Does Marijuana Odor Constitute Probable Cause in Arizona? Yes…and No.

Why Two Appeals Court Rulings Contrasted: Justices Review Effects of AMMA on Marijuana Odor on Probable Cause.

In late July, two different Appeals Courts in Arizona released contrasting opinions involving appeals to dismiss the Marijuana evidence due to lack of probable cause for the search.

In both cases the defendants argued the because of the Arizona Medical Marijuana Act (AMMA), the smell of Marijuana should not be used for determination of Probable cause.

In one case the conviction was reversed.  In the other case the conviction was affirmed.  Here we find out why they differed.

Arizona Appeals Court Ruling – Case #1 (No. 2 CA-CR 2014-0181)

On July 20, 2015, the Arizona Court of Appeals Division Two issued the first ruling.

The Court considered the effect that the Arizona Medical Marijuana Act (AMMA) had on probable cause to for issuance of search warrant, based on an odor of Marijuana.

In this case, the Appeals Court ruled that the scent of marijuana alone was insufficient evidence of criminal activity.

Therefore, it was not adequate to justify probable cause for search and seizure warrant.

The Appeals Court held that in order to satisfy the probable cause standard, the scent of the Marijuana would need to be combined with other evidence or facts, which were not presented in this case.

Case #1 Overview 

The incident arose from a search warrant requested by police officers after they reported smelling a strong odor of marijuana from a multi-unit warehouse.

The judge issued the warrant, finding that the odor served as probable cause for search.

Prior to Arizona Medical Marijuana Act (AMMA) which passed in 2010, the courts recognized that the smell of marijuana indicated the probability of criminal activity, because Marijuana in any form was unlawful.

When the police arrived at the warehouse and entered, they found it empty.

So they requested a second warrant, to enter another building nearby based on the odor of Marijuana traced to that building.

The magistrate granted another warrant to search the second building.

In the second warehouse, they found dozens of marijuana plants and growing equipment.

They discovered that that young child and defendant both resided there.

The defendant was charged with child abuse, possession of marijuana for sale, production of marijuana, and possession of drug paraphernalia.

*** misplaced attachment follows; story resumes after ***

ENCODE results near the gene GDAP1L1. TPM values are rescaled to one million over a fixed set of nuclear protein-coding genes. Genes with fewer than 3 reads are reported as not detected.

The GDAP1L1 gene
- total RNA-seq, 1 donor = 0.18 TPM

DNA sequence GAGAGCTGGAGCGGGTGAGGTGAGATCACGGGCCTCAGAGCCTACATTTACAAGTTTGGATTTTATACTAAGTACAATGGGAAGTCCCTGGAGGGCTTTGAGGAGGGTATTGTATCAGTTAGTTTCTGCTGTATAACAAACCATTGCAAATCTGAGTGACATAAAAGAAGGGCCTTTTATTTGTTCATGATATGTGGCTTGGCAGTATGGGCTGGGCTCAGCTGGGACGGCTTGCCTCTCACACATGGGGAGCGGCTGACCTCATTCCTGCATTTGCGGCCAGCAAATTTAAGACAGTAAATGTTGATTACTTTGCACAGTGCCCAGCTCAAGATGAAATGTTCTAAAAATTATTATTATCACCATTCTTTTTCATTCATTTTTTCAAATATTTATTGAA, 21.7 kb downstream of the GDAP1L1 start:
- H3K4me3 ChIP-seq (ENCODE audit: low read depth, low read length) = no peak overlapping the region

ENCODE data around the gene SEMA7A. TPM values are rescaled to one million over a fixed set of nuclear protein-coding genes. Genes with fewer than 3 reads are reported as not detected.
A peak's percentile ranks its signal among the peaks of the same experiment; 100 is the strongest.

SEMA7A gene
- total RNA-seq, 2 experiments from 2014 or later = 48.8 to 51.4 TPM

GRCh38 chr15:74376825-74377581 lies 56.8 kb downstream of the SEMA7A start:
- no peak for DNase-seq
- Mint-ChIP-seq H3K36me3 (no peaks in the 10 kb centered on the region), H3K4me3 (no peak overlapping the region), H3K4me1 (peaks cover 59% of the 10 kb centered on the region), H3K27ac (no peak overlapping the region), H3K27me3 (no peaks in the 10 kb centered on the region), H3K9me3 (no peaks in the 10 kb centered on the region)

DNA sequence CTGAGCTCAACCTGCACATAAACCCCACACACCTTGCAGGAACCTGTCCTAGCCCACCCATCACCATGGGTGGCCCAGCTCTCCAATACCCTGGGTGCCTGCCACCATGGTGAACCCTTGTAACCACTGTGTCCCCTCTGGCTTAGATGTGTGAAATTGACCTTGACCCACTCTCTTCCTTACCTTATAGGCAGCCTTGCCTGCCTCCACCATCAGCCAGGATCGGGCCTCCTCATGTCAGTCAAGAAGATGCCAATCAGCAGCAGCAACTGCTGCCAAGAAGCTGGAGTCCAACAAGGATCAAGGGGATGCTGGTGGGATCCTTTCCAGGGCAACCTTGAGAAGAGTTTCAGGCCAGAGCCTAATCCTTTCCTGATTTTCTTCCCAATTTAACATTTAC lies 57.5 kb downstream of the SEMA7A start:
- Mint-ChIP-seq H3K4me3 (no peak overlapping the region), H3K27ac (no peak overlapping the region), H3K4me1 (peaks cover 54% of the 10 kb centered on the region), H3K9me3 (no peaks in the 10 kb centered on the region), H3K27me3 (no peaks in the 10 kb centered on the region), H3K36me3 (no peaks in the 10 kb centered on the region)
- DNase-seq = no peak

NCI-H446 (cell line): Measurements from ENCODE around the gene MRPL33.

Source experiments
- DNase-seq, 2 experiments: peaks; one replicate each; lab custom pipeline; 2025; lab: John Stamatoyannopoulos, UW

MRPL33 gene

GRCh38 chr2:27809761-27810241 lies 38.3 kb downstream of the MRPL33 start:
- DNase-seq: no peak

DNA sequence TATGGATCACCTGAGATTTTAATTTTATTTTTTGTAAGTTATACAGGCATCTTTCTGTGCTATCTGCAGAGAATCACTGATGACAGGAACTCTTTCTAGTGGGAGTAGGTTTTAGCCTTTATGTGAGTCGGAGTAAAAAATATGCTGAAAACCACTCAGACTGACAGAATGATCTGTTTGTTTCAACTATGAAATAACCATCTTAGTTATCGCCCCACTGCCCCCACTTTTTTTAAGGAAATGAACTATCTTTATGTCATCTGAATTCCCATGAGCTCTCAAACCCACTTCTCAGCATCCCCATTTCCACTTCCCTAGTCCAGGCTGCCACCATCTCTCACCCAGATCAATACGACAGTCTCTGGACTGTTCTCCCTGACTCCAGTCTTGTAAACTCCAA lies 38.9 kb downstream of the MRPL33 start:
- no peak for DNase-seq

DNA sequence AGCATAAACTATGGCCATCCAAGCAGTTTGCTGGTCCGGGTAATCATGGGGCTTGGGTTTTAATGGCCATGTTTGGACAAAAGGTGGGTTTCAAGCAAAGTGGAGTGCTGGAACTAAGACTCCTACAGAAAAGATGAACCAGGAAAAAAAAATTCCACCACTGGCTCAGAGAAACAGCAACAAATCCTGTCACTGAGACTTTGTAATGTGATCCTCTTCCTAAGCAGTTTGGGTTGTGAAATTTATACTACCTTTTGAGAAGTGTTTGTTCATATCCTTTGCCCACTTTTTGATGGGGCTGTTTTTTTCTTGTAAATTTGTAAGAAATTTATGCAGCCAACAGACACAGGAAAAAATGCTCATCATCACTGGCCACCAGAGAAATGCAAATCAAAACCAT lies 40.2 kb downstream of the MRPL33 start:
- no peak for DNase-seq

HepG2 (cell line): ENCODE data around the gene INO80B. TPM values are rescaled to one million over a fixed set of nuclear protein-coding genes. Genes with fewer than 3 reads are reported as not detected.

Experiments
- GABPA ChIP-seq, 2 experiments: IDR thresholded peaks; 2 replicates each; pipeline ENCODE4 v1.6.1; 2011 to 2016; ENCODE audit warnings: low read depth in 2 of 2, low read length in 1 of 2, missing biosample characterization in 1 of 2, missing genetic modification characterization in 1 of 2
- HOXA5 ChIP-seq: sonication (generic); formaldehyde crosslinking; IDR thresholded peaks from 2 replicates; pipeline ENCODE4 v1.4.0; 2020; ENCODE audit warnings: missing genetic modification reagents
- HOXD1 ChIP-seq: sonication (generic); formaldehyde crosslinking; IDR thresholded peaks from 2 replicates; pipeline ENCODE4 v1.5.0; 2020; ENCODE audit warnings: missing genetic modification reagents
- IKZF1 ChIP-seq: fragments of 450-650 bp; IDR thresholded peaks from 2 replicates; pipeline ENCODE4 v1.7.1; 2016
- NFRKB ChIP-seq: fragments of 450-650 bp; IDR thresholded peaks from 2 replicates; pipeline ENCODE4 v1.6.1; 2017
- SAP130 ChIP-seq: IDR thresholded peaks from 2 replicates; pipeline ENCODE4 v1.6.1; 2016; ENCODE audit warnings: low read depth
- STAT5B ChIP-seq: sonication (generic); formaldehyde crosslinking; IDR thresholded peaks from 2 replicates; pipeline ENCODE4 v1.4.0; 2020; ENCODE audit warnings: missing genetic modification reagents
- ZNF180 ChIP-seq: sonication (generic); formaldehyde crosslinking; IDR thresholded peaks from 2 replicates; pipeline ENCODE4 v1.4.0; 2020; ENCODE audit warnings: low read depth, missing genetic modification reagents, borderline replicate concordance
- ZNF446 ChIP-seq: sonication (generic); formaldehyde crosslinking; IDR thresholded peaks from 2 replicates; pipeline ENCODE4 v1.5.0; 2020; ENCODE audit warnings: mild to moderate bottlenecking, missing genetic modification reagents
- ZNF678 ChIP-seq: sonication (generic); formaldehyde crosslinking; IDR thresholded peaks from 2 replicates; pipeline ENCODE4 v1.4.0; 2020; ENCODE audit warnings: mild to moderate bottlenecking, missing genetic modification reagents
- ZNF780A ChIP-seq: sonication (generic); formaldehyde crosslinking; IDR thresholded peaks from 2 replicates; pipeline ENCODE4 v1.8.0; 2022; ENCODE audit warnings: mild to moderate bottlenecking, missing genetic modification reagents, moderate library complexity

The defendant filed a motion to suppress the evidence on the grounds that the marijuana scent was not enough to establish probable cause of criminal activity.

The trial court denied the motion, finding that the AMMA didn’t affect probable cause determinations.

The defendant was convicted of the charge, and sentenced to concurrent prison terms, the longest of which imposed a 3.5 year term.

The defendant appealed his convictions arguing that the AMMA should change the probable cause analysis with respect to the smell of marijuana.

One effect of the AMMA was that Marijuana may be lawful in other places now, for example, where it’s cultivated.

As a result, it is in both possession as well as other places where Marijuana is considered lawful.

And other circumstances now exists besides “mere possession itself”  where criminal conduct v. non-criminal activity must be determined.

Based on this rationale, the Court ruled that multiple circumstances should be considered along with the marijuana odor factor, in order to determine if police have sufficient probable cause for search.

In its decision, the appellate court explained that probable cause exists when a reasonably prudent person, based on the facts known to the police officer, would be justified in concluding that the items sought are related to criminal activity and will be found in a particular location.

The Court held that the odor of Marijuana does not necessarily mean that criminal activity has happened or will happen.

Lawful operations that take place under the AMMA such as medical marijuana dispensaries will cause the buildings in which they occur to smell.

Accordingly, the court found that the smell of marijuana is now insufficient by itself to provide probable cause for a search warrant for a building.

There must be some circumstantial evidence of criminal activity beyond the mere smell of marijuana in order to find probable cause.

The court expressly limited the holding since it was the odor of Marijuana from a building that raised suspicion that a crime was in process, and not actions of a suspect.

The Appeals Court did not address the issue of whether the smell itself constituted reasonable suspicion to conduct an investigative stop or detention.